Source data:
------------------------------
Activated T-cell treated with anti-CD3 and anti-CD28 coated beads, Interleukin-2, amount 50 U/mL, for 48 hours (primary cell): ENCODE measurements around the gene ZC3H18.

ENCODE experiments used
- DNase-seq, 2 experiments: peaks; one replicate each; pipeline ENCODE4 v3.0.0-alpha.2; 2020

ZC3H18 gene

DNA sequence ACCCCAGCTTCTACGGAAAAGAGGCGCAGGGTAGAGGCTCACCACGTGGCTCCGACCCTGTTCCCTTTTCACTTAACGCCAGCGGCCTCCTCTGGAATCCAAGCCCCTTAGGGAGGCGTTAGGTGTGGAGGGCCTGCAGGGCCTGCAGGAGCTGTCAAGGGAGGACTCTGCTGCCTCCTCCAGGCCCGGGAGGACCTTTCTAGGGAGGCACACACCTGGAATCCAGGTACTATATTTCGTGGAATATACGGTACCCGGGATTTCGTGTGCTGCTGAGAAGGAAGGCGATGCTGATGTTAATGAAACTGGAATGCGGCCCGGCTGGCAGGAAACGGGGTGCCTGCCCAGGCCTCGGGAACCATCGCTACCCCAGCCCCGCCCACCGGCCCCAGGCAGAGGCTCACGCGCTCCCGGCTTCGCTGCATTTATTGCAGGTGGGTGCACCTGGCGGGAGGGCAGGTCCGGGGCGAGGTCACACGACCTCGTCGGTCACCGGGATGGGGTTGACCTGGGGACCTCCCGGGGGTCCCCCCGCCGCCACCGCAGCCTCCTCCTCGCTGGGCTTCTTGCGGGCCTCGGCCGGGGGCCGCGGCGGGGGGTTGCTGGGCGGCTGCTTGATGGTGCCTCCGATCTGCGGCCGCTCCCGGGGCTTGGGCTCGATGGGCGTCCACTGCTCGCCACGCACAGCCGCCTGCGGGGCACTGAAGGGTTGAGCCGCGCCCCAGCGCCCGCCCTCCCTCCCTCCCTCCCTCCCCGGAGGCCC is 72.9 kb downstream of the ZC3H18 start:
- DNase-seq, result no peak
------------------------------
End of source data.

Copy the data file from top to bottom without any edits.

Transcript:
Activated T-cell treated with anti-CD3 and anti-CD28 coated beads, Interleukin-2, amount 50 U/mL, for 48 hours (primary cell): ENCODE measurements around the gene ZC3H18.

ENCODE experiments used
- DNase-seq, 2 experiments: peaks; one replicate each; pipeline ENCODE4 v3.0.0-alpha.2; 2020

ZC3H18 gene

DNA sequence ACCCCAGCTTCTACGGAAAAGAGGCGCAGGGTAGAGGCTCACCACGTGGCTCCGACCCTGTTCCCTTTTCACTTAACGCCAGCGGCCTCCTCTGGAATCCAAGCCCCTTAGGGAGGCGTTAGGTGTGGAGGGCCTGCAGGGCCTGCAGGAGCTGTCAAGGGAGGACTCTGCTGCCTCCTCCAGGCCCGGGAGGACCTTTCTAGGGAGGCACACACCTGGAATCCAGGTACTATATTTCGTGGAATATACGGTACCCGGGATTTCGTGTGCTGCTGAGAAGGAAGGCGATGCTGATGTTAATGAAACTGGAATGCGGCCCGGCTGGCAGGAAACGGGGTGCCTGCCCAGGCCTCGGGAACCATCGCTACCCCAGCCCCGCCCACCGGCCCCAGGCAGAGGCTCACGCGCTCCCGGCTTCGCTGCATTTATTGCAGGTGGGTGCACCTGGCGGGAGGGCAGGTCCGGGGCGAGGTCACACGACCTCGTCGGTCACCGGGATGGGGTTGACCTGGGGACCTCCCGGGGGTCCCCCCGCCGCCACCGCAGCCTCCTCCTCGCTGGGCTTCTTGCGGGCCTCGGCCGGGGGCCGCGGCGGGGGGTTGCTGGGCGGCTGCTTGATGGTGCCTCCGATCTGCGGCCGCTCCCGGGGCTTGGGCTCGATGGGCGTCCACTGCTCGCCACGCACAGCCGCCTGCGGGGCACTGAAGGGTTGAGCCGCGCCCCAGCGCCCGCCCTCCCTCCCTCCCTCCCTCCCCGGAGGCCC is 72.9 kb downstream of the ZC3H18 start:
- DNase-seq, result no peak